4 Performance Management Trends to Watch in 2012
Performance management solutions have been around for years, but momentum is building, as these four future trends reveal.
By Craig Schiff, President and CEO, BPM Partners, Inc.
Performance management solutions have been in existence for many years, and in the past 10 years we've seen their adoption and feature set grow. This momentum will likely continue for several years. Performance management started with a focus on consolidating information from multiple general ledgers and then moved on to providing a real system alternative to spreadsheet budgeting. Today it encompasses those areas plus financial reporting, operational analytics, governance, risk, compliance, strategy management, and profitability optimization.
As the technological advances and business benefits have grown, so, too, have the implementation challenges. The future will bring new capabilities and provide ways to reduce the complexity and enable more organizations to come closer to realizing the full benefits of performance management.
Before modern performance management solutions became available, companies struggled with fundamental financial processes such as the month-end close and the annual budget. Most approaches to addressing these areas were labor-intensive, error-prone, and utilized tools not really designed for the purpose (e.g., spreadsheets). More advanced organizations built custom in-house solutions. Although an improvement, they were difficult to maintain and required significant ongoing IT involvement. In both cases it was still a challenge to produce accurate, reliable, timely information. In addition, the sheer complexity of these approaches limited the number of users who had input into the budget process and ready access to the monthly reports. If companies had a dashboard at all, it was a static executive information system (EIS) pre-loaded by IT and intended only for senior management.
The situation today is quite different. There are numerous packaged applications available that automate the underlying processes in a consistent fashion but they are fully customizable to meet the unique requirements of most organizations. Designed for business end users, the role of IT in setting up and maintaining these systems is greatly diminished. Most packages include some form of built-in extract, transform, and load (ETL) tools to enable the timely and accurate import of summary transaction-level data required for performance reporting. Spreadsheets may be used as an interface, but are tied to a centrally controlled and managed database.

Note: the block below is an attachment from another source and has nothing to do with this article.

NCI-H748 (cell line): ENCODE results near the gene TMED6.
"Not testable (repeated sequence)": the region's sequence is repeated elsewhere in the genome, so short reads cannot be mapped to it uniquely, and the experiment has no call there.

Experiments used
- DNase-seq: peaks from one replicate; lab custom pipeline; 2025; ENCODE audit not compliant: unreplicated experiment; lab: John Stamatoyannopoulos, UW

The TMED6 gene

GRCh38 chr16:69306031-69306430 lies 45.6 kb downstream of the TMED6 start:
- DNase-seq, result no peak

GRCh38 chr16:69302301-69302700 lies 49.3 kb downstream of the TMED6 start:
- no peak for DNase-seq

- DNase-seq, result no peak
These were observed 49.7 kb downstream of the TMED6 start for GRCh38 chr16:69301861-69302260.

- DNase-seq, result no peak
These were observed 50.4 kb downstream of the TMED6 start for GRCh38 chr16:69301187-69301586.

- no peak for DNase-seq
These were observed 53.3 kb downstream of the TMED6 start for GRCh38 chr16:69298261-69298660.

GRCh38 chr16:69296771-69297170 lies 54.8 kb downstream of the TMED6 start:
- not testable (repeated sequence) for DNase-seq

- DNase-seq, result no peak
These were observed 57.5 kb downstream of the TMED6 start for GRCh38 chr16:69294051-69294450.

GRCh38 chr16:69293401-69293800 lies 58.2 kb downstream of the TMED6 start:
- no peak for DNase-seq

Many organizations have yet to move forward due to cost and complexity issues. Quantifying the value of "better decision making" these systems provide is difficult, making it harder to cost justify the combined software and service price of current solutions. As performance management's capabilities have grown, the solutions have also grown in complexity, with some implementations requiring a sizeable investment in time and resources.
Performance Management Trends to Watch
The good news is that there are trends that will come into their own in 2012 that should address current challenges and advance the benefits of performance management.
Trend #1: More enterprises will move to the cloud
Performance management has had hosted (software as a service (SaaS)) solutions available for several years. Organizations struggling to cost justify a large investment can start small, prove the value, and grow from there. Both the subscription pricing model as well as the reduced demands on IT make for an easy entry point.
Many companies have been reluctant to utilize this approach. The primary issue has always concerned security, especially because of the type of data these systems hold. This clearly is more perception than reality because in many cases their current approaches (e.g., e-mailing spreadsheets) are far riskier.